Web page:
Sunday, August 29, 2010
Film Review: Winter's Bone
Just as this summer comes to an end, I finally get the chance to catch the first film this year to get enough going for it to be a credible threat in the Best Picture category. I'm going to state right away that I don't expect this film to take the top prize, as the film doesn't quite measure up to The Kids Are All Right or Toy Story 3, but this is still a hugely successful film. The film follows Ree Dolly, a seventeen year old girl who finds herself in the unfortunate position of primary caregiver for her two siblings and mother after her criminal father goes missing. When they are threatened with being kicked off their property if their father doesn't show up for court, Ree goes searching for him.
This film deals a fair bit with the setting of southern Missouri, and how the landscape really echoes the name of state. The trees don't shine of nature's beauty, but instead are more like uneven growths out of the cold winter landscape. The look of the cinematography is just as bleak as the subject matter. This family is being faced with poverty, homelessness, and the fact that their father may be dead. Ree Dolly, portrayed by this year's undiscovered-talent-turned-Oscar-contender Jennifer Lawrence, is one of those great female characters who you rarely see realized on screen. She's just as strong as the men in her criminalistic extended family, just in a different sort of way.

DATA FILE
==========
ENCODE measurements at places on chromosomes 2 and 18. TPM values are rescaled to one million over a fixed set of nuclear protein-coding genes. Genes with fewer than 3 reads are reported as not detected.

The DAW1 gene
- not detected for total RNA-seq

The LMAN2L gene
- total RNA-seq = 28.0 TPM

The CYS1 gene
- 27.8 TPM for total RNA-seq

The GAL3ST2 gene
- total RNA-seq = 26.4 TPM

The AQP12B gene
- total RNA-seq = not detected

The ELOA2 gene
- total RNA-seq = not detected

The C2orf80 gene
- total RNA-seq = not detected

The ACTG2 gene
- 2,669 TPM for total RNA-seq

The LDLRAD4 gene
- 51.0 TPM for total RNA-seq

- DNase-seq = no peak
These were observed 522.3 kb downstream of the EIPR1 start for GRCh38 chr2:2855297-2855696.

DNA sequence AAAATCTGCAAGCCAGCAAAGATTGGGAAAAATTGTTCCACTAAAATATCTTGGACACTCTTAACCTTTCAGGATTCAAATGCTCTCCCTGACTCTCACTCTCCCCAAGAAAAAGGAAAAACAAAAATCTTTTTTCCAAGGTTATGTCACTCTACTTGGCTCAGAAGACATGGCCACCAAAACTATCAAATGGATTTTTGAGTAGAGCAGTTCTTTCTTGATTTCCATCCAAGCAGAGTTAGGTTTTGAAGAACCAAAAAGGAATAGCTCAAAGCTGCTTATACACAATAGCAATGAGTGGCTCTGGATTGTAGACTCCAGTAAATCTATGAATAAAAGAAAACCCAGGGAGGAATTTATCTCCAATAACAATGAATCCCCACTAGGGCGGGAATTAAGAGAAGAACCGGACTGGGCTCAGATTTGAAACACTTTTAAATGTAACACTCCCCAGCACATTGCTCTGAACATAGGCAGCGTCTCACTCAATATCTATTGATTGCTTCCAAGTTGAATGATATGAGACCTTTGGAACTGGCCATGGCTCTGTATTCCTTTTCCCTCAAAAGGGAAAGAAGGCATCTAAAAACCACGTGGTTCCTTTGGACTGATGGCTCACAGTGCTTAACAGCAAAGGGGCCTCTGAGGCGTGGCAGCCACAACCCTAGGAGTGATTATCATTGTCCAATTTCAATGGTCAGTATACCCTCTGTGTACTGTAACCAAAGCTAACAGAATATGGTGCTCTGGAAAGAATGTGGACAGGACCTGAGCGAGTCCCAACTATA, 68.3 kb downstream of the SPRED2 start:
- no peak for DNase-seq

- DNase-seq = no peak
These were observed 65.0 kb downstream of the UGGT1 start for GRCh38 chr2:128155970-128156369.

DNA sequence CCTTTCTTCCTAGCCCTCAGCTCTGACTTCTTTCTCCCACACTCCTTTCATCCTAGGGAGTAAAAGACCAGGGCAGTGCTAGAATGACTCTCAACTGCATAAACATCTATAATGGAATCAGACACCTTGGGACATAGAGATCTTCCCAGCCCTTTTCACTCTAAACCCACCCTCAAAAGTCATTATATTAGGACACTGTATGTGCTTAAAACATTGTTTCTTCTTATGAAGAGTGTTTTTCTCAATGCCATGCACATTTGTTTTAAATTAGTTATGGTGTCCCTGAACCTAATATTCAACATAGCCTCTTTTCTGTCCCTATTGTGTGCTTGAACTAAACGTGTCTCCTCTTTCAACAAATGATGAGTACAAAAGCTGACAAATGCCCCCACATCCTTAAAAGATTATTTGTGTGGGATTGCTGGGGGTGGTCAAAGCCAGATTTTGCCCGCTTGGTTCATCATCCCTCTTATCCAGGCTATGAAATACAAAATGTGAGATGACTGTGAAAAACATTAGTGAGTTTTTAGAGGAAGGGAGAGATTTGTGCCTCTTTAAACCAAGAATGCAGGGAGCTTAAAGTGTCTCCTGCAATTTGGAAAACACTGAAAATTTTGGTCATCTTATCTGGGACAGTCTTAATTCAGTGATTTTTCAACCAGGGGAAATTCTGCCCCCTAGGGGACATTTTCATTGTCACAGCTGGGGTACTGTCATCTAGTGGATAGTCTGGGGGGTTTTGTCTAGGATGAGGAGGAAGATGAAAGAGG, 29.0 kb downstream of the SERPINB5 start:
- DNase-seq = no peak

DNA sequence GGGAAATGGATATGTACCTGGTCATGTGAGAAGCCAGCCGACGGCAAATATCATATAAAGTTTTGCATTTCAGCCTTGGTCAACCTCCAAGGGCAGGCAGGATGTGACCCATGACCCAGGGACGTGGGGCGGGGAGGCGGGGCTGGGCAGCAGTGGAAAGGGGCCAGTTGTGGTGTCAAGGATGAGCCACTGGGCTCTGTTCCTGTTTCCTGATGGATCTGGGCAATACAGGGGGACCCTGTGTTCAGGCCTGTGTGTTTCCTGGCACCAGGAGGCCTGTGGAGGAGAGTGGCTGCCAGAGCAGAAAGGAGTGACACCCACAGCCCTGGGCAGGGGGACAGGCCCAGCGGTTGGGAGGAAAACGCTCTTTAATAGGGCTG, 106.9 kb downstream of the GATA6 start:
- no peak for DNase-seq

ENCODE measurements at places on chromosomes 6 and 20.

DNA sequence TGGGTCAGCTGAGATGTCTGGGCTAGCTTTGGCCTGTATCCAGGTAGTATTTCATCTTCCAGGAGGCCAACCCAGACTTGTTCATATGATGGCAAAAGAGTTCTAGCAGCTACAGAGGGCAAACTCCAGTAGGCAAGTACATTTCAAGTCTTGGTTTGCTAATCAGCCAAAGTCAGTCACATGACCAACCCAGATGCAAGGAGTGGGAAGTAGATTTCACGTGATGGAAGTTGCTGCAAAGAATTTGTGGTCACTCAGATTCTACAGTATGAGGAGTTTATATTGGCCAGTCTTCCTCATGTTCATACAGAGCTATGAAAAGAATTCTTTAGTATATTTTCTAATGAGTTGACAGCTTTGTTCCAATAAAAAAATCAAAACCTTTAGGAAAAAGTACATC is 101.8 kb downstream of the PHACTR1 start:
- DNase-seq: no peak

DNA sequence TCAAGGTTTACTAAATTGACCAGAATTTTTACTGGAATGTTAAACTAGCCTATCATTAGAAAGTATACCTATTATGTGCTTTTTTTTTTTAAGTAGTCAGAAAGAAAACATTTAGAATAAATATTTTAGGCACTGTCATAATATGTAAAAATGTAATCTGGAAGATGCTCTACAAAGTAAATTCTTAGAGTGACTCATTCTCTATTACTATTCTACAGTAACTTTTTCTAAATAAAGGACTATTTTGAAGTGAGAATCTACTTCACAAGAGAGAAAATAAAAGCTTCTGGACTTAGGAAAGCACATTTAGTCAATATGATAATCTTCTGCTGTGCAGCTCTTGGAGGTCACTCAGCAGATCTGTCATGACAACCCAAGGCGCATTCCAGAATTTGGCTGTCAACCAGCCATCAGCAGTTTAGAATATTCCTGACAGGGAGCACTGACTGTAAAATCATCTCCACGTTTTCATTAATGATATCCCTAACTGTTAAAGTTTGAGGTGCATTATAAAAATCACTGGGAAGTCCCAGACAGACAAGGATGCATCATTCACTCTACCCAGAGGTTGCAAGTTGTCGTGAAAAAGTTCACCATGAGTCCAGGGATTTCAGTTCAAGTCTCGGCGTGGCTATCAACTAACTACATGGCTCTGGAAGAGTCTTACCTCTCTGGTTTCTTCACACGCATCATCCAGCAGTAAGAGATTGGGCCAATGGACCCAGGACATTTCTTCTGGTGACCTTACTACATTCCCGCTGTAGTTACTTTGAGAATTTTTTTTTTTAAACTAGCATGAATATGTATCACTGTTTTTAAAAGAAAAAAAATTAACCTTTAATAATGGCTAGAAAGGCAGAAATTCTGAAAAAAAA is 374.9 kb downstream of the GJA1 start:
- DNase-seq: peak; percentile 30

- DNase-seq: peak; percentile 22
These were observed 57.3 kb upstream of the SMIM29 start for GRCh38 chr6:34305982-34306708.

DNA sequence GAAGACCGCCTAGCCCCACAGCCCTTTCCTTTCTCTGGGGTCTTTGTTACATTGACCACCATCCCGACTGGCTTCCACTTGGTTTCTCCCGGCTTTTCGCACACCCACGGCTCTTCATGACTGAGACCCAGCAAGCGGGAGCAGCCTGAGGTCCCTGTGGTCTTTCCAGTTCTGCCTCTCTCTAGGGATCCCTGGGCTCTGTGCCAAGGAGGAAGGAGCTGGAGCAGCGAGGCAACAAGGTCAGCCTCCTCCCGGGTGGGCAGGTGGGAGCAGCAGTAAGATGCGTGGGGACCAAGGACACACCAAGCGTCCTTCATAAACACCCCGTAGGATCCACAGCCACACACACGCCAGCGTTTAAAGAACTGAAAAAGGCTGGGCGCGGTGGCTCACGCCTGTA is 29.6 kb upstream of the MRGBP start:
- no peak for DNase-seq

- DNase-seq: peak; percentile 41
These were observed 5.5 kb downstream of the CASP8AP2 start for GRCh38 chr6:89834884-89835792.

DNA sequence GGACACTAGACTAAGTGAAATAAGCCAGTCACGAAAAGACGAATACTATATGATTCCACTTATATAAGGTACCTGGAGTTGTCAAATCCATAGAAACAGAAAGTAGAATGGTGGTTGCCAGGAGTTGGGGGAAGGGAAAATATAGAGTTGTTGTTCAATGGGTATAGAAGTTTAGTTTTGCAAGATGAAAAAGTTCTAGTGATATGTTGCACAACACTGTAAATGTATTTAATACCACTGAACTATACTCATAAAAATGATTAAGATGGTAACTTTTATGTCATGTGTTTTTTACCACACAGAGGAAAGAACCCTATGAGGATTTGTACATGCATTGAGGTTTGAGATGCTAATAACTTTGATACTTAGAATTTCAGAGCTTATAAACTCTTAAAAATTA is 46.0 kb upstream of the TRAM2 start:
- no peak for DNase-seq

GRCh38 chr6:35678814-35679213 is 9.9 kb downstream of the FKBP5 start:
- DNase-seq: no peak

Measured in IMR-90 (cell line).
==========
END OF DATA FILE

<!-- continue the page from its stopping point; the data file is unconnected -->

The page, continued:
Director Debra Granik (Down to the Bone) really pushes the intensity of this thriller, right up the very end. There are moments where you feel like things could instantly go wrong without the slightest hesitation. You may indeed forget to breath during this movie. However, most things aren't as they initially seem, which is the main difference between a good film and a great one. There are things going on that Ree doesn't approve of or know about, but she can't do anything about it. All she can do is look out for her family's livelihood. Jennifer Lawrence isn't the only golden egg this movie has. John Hawkes also puts up an awards worthy performance as Ree's uncle, Teardrop. All the actors put their best work towards making this a family, and keeping that unique bond authentic.
There isn't much music in this film, as if it would break the atmosphere of tension that surrounds our characters. Any music we do hear has strange and quiet nature to it. The pacing of the film is pitch-perfect, not laying around longer than it needs to. It gets it's business done while it can, and it doesn't feel rushed. As a matter of fact, you may be tricked into believing that that first thirty minutes of the film is an unnecessary waste of time. Things prove to be more eventful as the last hour of the film unfolds. Winter's Bone may or may not be remembered in the coming years, but it's currently got a number four spot on my list of top films of this year.